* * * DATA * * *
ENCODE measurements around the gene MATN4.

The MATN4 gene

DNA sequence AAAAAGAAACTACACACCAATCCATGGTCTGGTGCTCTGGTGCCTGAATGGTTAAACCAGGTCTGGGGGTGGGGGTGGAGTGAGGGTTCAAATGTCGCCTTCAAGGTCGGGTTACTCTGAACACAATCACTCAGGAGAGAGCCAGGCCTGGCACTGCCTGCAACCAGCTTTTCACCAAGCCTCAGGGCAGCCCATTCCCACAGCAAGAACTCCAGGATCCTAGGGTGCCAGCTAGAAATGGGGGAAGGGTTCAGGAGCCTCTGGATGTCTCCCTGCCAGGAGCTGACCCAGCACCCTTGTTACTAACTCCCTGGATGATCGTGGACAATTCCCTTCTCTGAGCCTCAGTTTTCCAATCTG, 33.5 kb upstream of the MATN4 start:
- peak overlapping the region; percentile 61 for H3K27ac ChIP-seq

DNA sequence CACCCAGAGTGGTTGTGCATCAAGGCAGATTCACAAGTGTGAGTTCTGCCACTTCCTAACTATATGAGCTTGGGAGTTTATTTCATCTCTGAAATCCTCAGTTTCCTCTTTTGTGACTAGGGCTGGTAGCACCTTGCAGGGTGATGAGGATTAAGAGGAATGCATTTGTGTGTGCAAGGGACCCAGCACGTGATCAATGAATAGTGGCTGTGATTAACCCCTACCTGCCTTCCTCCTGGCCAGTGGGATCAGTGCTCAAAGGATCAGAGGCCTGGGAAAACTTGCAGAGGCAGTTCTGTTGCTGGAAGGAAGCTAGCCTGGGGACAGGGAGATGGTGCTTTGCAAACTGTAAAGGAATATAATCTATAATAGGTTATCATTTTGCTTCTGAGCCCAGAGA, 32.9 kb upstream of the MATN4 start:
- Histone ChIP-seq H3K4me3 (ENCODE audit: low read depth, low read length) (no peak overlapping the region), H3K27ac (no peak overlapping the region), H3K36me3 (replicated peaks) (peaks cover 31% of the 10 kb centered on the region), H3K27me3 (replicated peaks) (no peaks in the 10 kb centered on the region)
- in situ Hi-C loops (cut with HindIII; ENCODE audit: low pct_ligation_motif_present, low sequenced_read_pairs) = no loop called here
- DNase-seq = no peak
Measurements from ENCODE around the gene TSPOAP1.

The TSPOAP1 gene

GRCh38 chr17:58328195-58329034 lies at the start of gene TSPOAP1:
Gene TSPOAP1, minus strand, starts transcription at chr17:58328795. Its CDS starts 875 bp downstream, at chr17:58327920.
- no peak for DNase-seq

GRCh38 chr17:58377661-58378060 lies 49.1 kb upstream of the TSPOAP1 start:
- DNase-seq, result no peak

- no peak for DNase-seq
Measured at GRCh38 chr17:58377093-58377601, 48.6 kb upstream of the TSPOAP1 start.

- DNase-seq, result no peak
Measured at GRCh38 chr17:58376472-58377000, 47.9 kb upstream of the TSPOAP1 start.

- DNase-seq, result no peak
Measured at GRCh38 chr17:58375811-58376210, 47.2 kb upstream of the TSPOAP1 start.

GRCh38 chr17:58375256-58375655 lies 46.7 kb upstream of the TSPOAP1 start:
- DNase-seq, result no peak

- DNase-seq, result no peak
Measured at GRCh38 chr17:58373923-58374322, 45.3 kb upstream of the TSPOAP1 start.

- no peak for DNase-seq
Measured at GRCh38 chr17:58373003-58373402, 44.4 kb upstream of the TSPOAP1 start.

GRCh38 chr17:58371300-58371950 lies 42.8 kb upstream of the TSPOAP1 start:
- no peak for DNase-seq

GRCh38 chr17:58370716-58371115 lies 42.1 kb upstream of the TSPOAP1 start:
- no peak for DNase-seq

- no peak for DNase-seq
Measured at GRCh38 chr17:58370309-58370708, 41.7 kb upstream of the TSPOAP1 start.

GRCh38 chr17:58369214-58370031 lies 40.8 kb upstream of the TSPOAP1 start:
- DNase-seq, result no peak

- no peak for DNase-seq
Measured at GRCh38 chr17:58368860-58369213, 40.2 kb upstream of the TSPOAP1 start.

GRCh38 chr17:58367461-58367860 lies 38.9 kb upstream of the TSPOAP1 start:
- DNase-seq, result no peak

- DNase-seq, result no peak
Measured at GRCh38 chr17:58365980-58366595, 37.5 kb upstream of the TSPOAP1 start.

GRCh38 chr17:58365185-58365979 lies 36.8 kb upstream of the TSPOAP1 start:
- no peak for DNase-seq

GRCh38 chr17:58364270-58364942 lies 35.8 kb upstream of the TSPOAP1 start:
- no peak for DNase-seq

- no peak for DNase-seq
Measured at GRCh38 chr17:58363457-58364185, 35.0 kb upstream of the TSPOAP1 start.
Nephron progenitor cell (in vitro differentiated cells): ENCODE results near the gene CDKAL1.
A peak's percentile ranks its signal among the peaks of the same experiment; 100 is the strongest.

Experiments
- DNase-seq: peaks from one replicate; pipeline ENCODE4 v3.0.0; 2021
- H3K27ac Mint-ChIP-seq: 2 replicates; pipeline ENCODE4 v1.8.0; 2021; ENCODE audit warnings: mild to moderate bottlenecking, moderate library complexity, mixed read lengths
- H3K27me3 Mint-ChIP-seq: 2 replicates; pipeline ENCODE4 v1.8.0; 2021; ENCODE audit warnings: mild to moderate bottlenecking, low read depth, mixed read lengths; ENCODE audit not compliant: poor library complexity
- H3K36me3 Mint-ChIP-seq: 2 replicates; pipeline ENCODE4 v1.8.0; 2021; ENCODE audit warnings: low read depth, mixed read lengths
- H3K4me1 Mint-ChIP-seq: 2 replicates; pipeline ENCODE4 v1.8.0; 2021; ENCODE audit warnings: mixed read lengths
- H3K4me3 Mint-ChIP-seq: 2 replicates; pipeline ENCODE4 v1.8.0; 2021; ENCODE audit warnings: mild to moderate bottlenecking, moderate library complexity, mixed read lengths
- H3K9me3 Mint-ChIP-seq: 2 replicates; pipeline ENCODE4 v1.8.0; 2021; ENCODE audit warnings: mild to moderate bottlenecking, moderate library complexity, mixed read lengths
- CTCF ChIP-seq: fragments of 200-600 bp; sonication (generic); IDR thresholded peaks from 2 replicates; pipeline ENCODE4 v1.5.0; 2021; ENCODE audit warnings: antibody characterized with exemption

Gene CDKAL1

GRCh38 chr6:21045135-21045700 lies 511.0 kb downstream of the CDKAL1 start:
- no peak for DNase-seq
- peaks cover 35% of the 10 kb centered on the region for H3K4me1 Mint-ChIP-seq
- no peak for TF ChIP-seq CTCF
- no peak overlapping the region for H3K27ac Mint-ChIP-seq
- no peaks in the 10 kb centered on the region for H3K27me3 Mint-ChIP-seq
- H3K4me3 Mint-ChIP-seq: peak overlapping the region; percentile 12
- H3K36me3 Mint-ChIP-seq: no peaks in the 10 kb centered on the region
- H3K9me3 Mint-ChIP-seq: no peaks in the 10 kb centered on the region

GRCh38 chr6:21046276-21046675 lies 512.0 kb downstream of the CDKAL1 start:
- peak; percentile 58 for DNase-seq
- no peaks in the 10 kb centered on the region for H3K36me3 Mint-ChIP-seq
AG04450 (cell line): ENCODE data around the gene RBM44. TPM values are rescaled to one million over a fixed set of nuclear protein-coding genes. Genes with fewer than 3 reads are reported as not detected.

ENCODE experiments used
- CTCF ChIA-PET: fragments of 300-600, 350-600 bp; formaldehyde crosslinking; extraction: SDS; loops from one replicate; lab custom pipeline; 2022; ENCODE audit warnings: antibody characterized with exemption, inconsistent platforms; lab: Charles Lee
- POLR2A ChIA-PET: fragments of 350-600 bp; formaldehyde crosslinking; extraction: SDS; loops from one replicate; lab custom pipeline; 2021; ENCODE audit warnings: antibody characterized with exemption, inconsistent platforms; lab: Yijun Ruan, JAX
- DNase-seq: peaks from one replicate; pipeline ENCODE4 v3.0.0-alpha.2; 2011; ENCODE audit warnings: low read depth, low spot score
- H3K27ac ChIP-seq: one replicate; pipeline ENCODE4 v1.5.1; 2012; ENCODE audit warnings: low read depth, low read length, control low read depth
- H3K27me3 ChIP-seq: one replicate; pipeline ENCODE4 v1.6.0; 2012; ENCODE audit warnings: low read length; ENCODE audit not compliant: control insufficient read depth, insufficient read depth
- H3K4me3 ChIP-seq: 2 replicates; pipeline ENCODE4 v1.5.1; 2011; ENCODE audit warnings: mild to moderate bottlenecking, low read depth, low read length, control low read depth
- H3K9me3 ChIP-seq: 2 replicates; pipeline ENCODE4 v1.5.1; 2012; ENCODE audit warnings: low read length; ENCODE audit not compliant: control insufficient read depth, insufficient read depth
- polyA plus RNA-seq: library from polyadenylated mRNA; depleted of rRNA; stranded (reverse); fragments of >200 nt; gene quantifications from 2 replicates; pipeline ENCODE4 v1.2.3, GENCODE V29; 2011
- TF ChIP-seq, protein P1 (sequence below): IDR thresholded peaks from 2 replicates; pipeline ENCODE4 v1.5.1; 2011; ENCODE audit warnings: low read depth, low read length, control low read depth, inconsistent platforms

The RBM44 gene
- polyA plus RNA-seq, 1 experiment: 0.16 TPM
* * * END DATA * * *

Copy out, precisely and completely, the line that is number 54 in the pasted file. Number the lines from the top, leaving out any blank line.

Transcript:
- H3K36me3 Mint-ChIP-seq: 2 replicates; pipeline ENCODE4 v1.8.0; 2021; ENCODE audit warnings: low read depth, mixed read lengths